These are the people that make an impression. Keep your eyes open for them for your own safety, but also recognize the many others that are courteous and polite. And, make sure people put you into the courteous and polite category after they've met you on the trail.
Feb 16, 2012 - Frank Will - a.k.a "Trail Dog"
However, it is a good rule for vehicles. Vehicles going uphill should have the right of way on those narrow roads. Stopping, they may never get started again going up hill.
Like your caveat noted, it is up to the hikers who decide who will yield.
Someone going uphill is often concentrating on moving forward and may mostly be only seeing the trail a few feet ahead.
If you're gasping for air, I'd say it might be a good idea to slow down a bit - but that's just me.
After that, I would collapse my umbrella as soon as I saw a horse.
Again, I personally always yield thoughtfully and politely, but it seems as though theoretically the horseback rider should take responsibility for not hurting hikers first. Then, if the hiker is nice, s/he can choose to yield to the horse since it's easier as a person to get off the trail than it is for a horse. But if for some reason the hiker doesn't choose to yield, the horseback rider should at least hold the horse still until the hiker can get by. Does this logic seem reasonable to anyone else?
The point you made is a key reason for humans to give way to horses - we make much less impact. 200pounds distributed on 2 footprints is a lot less disruptive than 1500pounds on 4 hooves that are stomping around instead of standing quietly.
Using your analogy, a hiker that refuses to give way to a horse is about as bright as a pedestrian that refuses to give way to a car.
katrina - keeping a group together is more of a safety note than etiquette, but it is important. Communicating in your group and watching out for each other should be a set expectation before you ever set foot on the trail.
Even a very experienced rider on a very good trail horse will run into hairy situations. If there is a poor person on the way it cannot end well.
I've been stepped on more than once by great horses that got spooked by the most banal such as a strange looking log (really!) - It could break your foot or a toe very easily.
If you know who it is, and it is your property, can't you just tell them they are not welcome on your property? If you have video of them leaving the trail and going into the bush, tell them that and then provide it to the police if you need their assistance.
The other trail users have the responsibility to be in control of their bicycle or their feet. They should be able to stop quickly when passing you since your dog may take a step into their path. As you probably have experienced, this often is not the case but it is the goal.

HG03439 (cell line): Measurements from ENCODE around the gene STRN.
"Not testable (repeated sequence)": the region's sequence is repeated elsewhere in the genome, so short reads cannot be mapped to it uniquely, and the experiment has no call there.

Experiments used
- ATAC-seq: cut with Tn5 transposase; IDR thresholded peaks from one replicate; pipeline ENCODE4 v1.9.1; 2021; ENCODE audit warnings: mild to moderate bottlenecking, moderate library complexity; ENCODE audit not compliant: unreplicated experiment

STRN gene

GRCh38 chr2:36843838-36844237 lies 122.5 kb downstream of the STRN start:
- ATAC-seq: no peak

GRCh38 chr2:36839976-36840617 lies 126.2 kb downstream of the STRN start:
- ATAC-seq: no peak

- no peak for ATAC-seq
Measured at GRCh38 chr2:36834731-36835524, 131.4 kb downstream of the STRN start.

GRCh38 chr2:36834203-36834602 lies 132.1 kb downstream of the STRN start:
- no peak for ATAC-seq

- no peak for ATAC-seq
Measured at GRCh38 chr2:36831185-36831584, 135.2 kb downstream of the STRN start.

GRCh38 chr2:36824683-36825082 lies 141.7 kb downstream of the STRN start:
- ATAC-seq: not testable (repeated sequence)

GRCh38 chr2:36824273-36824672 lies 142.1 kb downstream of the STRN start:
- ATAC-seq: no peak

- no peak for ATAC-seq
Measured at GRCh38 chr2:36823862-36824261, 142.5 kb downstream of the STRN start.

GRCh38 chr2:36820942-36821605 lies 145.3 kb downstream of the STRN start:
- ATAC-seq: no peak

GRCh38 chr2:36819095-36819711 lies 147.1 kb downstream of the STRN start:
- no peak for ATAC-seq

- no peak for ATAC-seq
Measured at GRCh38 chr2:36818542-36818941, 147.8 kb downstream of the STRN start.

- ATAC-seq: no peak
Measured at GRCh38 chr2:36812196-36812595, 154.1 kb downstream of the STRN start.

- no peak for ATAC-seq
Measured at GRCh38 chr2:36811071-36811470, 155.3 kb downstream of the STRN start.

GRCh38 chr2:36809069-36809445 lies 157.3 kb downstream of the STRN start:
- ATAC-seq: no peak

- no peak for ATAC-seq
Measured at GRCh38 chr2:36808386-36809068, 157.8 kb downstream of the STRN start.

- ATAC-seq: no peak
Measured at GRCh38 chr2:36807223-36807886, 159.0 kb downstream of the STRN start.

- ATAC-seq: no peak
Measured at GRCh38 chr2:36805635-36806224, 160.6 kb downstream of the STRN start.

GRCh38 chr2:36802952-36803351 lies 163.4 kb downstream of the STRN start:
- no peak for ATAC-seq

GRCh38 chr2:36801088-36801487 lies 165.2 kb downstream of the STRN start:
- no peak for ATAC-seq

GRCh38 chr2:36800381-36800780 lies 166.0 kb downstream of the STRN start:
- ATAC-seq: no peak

So, dog on short leash on your left is just fine. If you see someone coming towards you, you can certainly guide your dog to your right side of the trail until the person is passed. I expect he'll enjoy exploring whatever he finds off the trail, too.
Of all the transgressions I encounter along the trail the two most irksome; The unleashed un-nerving and un-welcome "s/he's friendly Dog visits" and the all too audible unyeilding conversation which can be heard from at least 1/2 mi before arriving and continues for the 1/2 mile beyond. I useually stop to allow the nusciance to pass on returning nature to it's own. I remain on stand by all the while for medical emergency, concerned that the offender has not stopped speaking to breath for such a long period they may fail and falter for lack of oxygen! (if only)
People usually give space to special need hikers, but hearing impaired hikers are not that easy to spot by eye.
Most hikers do go into the wilderness to experience it at a slow walking speed and to have all their senses stimulated by the nature around them, including the natural sounds.
Wilderness races are popular and I have no problem with people running on trails. But, they have a responsibility to stay in control, be safe, and not impact other users.
It would make sense to slow down and announce your presence when overtaking someone - something like "passing on your left, please".
As far as listening to music - I think it's unsafe, distracting, and silly. It tunes out the world around you and you may not hear important sounds, such as snakes, animals in the brush, yells for help, or runners overtaking you saying "on your left".
Your point of view that a hiker going downhill does not have a farther view is incorrect. It has nothing to do with 'looking around and not paying attention'. It has to do with the ground angle ahead of you and your eyes tending to watch the trail before you.